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When Jeff Bridges is working the camera

‘Jeff Bridges: Pictures Volume 2'
Elizabeth Banks tends to a bloodied nose during filming of “Seabiscuit.” This photograph included in “Jeff Bridges: Pictures Volume 2.”
(Jeff Bridges / powerHouse Books)

While filming a scene for “Seabiscuit,” Jeff Bridges stood next to actress Elizabeth Banks in the racetrack grandstands as the horses thundered toward the finish line. The race tightened and the cheering crowd grew increasingly animated. “I was waving my arms,” Bridges recalls, “and — wham! — I hit Elizabeth in the face.”

It was an accident, of course, but Banks’ nose began to bleed. Bridges apologized, made sure she was OK … then reached for his camera.

The image he captured — a serene and stunningly composed photograph — is one of the standouts in “Jeff Bridges: Pictures: Volume Two,” the actor’s new book of photography.

For the last 35 years, Bridges has been taking photographs on the sets of each film he makes. He turns them into yearbooks, which he hands out to cast and crew after the film wraps. (“The photographs celebrate our times together,” he writes in “Volume Two’s” introduction.)

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Bridges, who won an Oscar for “Crazy Heart” and legions of fans for his role as the Dude in “The Big Lebowski,” published his first photography book 16 years ago. His new book, with more than 125 black-and-white photographs, offers a backstage pass to life on the set and, specifically, to the making of 22 of Bridges’ films, from “Scenes of the Crime” in 2001 to Bad Times at the El Royale” last year.

The talent clearly feels at ease posing for one of their own: There’s Justin Timberlake behind the wheel on the set of “The Open Road,” Meryl Streep making the comedy-tragedy faces while shooting “The Giver,” George Clooney hamming it up in “The Men Who Stare at Goats” and Maggie Gyllenhaal quietly sinking into a sofa during the filming of “Crazy Heart.” There are selfies too, including an eerie close-up of a scraggly, eye-patched Bridges on the set of 2010’s “True Grit,” a body hanging from a barren tree branch high above him.

But beyond the access and intimacy — no small thing at a time when celebrity shoots are routinely mediated by a phalanx of PR minders — Bridges’ camera captures a certain spontaneous magic. He uses a quirky panning camera, a Widelux, which relies on a lens that moves on a turret, rendering pictures so wide and with so much “peripheral vision” that they almost wrap around his viewer. The effect nudges us to the center of the chaotic scrum that is moviemaking.

Bridges, 69, refers to the Widelux as a “fickle mistress,” and its extremely slow shutter speed slurs time; he sees the camera as “sort of a missing link between still photography and moving pictures.” The result, which can be both blurry and in focus within a single frame, is an unpredictable but artistic photograph — making the Widelux perhaps the perfect camera for Bridges, who has long looked for the art in life, no matter how unpredictable the results.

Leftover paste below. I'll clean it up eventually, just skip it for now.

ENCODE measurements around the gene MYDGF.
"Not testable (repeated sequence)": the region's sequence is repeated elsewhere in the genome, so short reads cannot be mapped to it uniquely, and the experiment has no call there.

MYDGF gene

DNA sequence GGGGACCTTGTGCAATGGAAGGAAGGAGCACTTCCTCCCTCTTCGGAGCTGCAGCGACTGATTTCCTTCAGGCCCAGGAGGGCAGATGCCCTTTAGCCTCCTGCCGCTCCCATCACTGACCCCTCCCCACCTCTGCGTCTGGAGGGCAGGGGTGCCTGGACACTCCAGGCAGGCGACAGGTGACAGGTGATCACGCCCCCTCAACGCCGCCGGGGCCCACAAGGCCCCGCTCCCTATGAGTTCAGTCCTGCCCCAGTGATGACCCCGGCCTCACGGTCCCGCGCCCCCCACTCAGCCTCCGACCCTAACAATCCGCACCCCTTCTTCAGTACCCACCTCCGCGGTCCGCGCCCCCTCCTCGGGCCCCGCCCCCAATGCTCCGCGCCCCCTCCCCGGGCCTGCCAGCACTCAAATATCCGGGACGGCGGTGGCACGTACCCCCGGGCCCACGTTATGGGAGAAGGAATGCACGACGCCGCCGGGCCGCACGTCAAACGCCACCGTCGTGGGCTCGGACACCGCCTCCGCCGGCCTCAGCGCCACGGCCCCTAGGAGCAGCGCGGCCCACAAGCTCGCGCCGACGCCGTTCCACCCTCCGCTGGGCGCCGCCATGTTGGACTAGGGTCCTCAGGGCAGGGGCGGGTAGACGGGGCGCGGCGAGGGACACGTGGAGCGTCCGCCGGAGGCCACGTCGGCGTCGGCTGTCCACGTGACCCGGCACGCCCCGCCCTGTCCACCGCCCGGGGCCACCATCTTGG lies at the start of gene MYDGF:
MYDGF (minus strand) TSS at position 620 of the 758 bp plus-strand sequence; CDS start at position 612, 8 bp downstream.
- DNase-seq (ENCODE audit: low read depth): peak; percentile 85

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On the set, Bridges says, the camera is “always kind of around and handy.” What does he look for? “It’s not like I’m hunting for a particular thing,” he says. “It kind of finds me rather than me finding it, you know? I’m not looking for something significant. I think significance is a stumbling block for the creative process. It gets in the way.”

You might think that wandering around the set watching for “the way the light’s falling” while between scenes could take Bridges out of character. “It’s funny, I used to give myself a bad time when I would get distracted by doing something creative while I should be studying my lines,” he says. “But then I noticed that when I engage creatively, it shakes up all my juices.”

His acting and photography “kind of inform each other,” he says. “It’s all the same stuff. It’s letting it have its way with you — and getting out of the way. If they say, ‘We need you,’ then it’s like, ‘OK, I’ll be right there.’ And you take that same feeling and you bring it into your work.”

There’s no denying Bridges has an eye for small but fascinating moments — he was honored by the International Center of Photography in 2013 — but in these days of CGI-creep, he also feels a sense of mission about what he documents: “To let people know what it was like to be in the movies at this particular time. Because it’s going to change really fast.”

Shapiro is the former editor in chief of Life magazine and author of “What We Keep.”


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